• Idle Chit Chat

Bread: An Extraordinary Ordinary Food

Imagine holding a handful of flour. Give yourself a moment. Flour is lifeless. Flour is sedentary. Flour is mundane. Well, it can be. If that hypothetical flour in your hand hardly smells, hardly tastes and feels like dust, it shouldn’t. Flour, real flour, is potential: it is foundational, it is ready to bloom, it pulled us out of the mud in true promethean fashion. I promise the fourth wall will be repaired soon, but imagine now holding a loaf of bread, bread which is fresh out of the oven. You can feel its warmth through your oven gloves, and it seems to glow. A dark brown orb encapsulating your attention. The bread is alive, it is vital, it has spirit. It is an extraordinary, ordinary food. Bread is its transformation captured, a photograph of air. DH Lawrence claimed that the human soul needs ‘beauty more than bread,’ but that is a fallacy, for bread is beauty and ‘there is nothing more positive than a loaf of bread’.

Or perhaps bread is just bread? A foodstuff which is so ubiquitous and cheap that its importance has been likewise diminished. Supermarkets account for over 80% of the bread we buy and almost 50% of that is thrown away — a shame when you think that bread was once at the centre of civilisation’s development. Dragging us out of the dark ages, bread was the start of agriculture: it helped us nourish towns and cities, artists and politicians, the rich and the poor. But now, in return, we stuff it with rubbish: preservatives, flavour enhancers, and ash-like flour. We force feed it fast-action yeast, watch it grow abnormally, become bulbous, and expect it, above all, to remain perpetually cheap. If my possibly overzealous descriptions have left a few eyes rolling, but stick with me, because bread does matter.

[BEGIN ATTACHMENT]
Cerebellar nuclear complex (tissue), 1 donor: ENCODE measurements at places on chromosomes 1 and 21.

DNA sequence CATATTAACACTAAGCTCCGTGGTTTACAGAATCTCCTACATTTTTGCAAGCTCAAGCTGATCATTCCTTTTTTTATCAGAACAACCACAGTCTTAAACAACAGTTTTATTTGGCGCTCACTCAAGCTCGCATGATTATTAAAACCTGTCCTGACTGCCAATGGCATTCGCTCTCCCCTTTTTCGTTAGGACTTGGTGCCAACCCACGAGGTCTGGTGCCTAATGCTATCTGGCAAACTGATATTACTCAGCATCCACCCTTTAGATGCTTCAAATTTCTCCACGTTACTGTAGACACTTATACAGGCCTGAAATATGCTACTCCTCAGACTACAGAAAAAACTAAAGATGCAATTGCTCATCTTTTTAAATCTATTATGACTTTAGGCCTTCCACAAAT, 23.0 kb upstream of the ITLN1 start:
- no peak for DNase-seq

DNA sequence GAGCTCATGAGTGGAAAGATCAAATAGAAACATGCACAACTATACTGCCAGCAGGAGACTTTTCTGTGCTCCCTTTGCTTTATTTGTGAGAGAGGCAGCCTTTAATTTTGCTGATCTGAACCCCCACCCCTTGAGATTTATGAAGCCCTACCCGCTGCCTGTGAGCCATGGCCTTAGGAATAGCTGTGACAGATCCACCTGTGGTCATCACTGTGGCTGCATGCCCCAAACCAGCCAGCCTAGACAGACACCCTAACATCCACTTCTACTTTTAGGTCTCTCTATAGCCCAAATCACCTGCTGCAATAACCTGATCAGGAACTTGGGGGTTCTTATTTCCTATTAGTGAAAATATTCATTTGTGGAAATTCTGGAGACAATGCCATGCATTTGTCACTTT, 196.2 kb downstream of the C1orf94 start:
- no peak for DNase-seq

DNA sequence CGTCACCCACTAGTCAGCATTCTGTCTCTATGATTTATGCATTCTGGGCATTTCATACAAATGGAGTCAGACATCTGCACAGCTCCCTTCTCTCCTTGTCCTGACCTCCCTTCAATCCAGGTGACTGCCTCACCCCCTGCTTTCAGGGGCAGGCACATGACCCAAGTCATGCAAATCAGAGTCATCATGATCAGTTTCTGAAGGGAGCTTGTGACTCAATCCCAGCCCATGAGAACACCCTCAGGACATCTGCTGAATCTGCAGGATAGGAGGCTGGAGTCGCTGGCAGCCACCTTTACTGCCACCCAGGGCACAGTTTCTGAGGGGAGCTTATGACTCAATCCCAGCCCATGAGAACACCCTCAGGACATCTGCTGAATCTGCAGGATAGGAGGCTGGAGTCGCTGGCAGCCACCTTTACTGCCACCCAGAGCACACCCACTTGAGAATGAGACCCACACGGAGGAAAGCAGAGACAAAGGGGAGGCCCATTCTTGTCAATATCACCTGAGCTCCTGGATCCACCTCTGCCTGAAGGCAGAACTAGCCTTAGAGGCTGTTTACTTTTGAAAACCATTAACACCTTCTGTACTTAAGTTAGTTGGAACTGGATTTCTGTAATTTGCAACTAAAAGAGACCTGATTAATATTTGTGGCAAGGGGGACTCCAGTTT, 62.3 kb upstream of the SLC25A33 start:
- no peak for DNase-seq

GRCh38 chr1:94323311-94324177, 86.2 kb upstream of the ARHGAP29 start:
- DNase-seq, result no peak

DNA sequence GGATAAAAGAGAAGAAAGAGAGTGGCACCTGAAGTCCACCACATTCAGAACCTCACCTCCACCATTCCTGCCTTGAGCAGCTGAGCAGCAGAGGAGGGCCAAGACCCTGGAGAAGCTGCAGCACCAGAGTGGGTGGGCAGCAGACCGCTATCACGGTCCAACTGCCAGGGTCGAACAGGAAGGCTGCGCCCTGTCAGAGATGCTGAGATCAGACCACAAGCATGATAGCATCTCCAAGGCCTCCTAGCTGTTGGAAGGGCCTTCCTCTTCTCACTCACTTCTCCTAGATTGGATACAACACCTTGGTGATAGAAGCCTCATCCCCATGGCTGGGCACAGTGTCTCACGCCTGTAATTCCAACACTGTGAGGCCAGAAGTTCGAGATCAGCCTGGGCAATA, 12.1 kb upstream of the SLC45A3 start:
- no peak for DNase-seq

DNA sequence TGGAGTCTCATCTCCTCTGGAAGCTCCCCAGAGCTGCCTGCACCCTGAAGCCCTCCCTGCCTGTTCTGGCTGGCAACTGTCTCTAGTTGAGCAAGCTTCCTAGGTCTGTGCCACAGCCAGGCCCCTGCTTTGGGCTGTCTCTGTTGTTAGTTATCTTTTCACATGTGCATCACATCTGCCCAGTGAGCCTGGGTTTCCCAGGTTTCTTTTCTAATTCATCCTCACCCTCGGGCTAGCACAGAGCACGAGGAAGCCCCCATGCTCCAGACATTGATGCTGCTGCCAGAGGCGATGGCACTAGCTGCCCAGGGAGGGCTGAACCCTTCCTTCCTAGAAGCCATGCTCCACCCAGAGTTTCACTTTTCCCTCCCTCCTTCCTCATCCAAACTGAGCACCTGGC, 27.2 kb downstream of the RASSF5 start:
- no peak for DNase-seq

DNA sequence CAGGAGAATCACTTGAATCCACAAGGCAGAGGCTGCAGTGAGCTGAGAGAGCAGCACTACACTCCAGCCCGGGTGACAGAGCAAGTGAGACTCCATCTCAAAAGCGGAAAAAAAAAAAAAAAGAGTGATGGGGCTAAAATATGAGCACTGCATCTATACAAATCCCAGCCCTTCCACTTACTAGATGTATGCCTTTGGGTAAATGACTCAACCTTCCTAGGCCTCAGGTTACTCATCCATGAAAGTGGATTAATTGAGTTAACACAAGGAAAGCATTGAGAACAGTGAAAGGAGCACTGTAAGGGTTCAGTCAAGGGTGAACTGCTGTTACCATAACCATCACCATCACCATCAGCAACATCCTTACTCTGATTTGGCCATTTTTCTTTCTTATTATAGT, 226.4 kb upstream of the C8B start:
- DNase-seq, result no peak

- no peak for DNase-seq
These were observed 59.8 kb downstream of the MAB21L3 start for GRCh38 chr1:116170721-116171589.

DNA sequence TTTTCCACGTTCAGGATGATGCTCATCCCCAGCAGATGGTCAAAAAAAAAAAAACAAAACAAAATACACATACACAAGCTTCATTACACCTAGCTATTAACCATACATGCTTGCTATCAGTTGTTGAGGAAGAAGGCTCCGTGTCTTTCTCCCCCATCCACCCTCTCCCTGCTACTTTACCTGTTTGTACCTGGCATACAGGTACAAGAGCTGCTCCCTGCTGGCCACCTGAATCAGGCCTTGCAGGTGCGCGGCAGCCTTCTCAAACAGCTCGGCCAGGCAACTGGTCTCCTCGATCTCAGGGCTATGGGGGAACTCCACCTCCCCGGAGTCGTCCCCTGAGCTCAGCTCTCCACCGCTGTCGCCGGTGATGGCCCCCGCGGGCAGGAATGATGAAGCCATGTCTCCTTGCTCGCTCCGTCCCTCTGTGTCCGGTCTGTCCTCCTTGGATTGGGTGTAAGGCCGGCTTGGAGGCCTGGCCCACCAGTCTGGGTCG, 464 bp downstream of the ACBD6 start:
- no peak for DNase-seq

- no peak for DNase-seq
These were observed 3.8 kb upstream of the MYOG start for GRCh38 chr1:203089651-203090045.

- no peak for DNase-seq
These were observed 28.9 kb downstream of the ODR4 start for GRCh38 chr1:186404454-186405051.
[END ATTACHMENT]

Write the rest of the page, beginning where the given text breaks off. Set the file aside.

Whilst our collective bread story starts some six thousand years ago, mine began in the late 2000s. They were my floppy-haired early teenage years when cooking was still a dormant passion and my vacillating hormones were spewing angst ridden lava everywhere. Nirvana was on the speakers and bagels were on the menu.

Waking up for another day at school I was always flooded with the same thought. This was not a thought of the day ahead, or a practical contemplation of brushing my teeth, or the frantic search for my school tie. No, instead I would think, with an almost irrepressible urge, of bagels. Specifically, New York style bagels, golden brown and supple with that idiosyncratic hole in the middle. A bagel perfectly toasted, slavered in butter and indelicately topped with the showy prince of yeast, marmite, second only to the stoic ruler, bread.

The bagels were dense, springy, sweet, and intensely filling — everything a hungry teenager needs and wants. Each glorious morning, I would place it before me, butter dripping into yellow blobs on the plate, and eat. By the afternoon, I would hurry back to the toaster, yearning for the salty-soft hit of the bagel. I plopped two halves in the toaster and within minutes I was satisfied. At night, it was the same routine again. Whether it was a long day, a rejection, a failure, a falling out, I would always turn to my loyal friend and the bagel would never disappoint. It took years to wean myself slowly off this routine and now I look at bagels with the low-humming resentment one can feel towards an old love interest. I shudder at the thought of the mountains I must have consumed.